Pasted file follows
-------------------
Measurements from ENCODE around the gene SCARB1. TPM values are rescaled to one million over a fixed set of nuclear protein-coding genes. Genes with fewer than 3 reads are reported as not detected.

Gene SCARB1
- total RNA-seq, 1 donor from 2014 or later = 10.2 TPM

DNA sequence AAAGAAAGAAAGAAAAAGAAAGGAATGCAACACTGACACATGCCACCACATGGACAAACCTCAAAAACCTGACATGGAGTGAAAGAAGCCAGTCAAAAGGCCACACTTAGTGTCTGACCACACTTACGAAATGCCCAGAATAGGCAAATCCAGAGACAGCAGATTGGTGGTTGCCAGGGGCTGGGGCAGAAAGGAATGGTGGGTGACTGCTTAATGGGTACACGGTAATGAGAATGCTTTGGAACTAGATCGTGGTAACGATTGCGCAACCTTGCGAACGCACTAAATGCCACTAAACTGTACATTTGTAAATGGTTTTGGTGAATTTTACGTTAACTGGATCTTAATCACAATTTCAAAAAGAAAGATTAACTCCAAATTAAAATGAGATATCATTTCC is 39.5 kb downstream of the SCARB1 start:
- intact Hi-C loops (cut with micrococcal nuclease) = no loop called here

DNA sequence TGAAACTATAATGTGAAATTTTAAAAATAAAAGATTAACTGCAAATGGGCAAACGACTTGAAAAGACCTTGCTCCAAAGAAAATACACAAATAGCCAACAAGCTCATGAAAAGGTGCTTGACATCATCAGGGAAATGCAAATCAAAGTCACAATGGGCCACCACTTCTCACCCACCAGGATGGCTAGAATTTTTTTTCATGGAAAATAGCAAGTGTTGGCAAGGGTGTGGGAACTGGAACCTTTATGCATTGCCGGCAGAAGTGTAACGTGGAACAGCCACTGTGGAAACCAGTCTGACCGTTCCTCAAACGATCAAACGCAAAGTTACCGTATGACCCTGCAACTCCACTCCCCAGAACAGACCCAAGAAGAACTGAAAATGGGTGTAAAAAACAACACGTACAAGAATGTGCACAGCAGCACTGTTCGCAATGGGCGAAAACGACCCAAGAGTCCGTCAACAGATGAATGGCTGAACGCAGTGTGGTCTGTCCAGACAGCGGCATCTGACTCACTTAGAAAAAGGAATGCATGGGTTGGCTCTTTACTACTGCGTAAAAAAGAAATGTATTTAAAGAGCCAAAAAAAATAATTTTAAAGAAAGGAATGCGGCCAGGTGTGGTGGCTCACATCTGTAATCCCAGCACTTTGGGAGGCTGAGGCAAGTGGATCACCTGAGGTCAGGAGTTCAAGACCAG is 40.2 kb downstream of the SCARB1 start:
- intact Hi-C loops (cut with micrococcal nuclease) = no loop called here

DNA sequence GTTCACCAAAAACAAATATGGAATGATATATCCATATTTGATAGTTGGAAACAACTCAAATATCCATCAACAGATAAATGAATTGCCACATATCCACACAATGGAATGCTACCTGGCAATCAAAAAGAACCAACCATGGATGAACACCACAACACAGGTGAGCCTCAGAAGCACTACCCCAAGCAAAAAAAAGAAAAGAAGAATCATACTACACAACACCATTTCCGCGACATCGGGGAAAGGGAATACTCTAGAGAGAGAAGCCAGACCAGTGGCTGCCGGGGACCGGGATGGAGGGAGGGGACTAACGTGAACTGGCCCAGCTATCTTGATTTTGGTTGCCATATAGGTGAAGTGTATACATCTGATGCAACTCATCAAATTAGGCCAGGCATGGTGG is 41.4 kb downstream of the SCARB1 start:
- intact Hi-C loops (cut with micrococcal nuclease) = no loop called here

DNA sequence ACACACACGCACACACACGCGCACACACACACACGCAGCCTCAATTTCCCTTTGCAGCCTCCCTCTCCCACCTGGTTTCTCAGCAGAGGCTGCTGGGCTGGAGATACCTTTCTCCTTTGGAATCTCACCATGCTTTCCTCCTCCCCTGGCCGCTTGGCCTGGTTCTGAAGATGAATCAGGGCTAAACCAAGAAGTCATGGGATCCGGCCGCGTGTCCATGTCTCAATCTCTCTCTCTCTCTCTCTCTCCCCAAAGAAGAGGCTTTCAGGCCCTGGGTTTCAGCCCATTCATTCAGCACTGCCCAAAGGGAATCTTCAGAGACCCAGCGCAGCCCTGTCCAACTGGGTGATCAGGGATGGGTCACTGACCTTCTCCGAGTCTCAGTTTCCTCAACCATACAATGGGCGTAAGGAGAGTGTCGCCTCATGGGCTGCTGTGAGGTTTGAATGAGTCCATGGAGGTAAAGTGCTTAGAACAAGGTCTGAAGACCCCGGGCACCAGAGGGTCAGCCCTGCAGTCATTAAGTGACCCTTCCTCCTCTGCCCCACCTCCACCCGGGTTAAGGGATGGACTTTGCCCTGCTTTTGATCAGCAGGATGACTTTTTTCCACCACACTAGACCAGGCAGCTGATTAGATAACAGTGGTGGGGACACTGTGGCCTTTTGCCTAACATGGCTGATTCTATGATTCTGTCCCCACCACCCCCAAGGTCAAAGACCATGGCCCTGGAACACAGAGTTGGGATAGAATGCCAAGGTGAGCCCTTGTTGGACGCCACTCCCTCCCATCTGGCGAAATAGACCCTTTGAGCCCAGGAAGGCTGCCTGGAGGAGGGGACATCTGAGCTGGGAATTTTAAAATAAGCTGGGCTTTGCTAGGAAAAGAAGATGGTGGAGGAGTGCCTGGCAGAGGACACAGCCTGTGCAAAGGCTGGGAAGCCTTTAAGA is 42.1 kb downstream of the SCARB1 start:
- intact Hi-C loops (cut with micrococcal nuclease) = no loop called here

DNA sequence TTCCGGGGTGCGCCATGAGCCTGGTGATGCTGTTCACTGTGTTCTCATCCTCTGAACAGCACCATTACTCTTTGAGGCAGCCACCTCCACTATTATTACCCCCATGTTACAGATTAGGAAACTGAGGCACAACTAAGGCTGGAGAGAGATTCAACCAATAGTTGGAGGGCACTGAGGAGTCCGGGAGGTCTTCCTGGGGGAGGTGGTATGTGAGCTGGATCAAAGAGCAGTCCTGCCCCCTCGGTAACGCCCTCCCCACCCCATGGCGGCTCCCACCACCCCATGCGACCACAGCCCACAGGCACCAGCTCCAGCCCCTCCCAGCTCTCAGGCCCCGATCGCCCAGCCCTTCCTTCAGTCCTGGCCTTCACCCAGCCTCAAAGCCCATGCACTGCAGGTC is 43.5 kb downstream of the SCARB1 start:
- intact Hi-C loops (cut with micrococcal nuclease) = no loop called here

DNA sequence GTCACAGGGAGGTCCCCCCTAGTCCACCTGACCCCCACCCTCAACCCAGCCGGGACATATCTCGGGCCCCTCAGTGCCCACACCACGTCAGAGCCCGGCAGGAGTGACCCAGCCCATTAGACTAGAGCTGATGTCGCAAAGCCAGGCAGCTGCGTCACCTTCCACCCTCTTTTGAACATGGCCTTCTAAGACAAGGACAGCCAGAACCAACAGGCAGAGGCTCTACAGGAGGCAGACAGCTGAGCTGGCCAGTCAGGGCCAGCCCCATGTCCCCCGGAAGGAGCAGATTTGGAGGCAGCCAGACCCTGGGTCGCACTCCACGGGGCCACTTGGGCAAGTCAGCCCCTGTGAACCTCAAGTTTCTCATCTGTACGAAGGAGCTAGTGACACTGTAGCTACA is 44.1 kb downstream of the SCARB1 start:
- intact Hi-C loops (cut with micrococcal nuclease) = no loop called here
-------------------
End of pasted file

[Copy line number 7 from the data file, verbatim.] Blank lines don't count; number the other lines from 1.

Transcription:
- intact Hi-C loops (cut with micrococcal nuclease) = no loop called here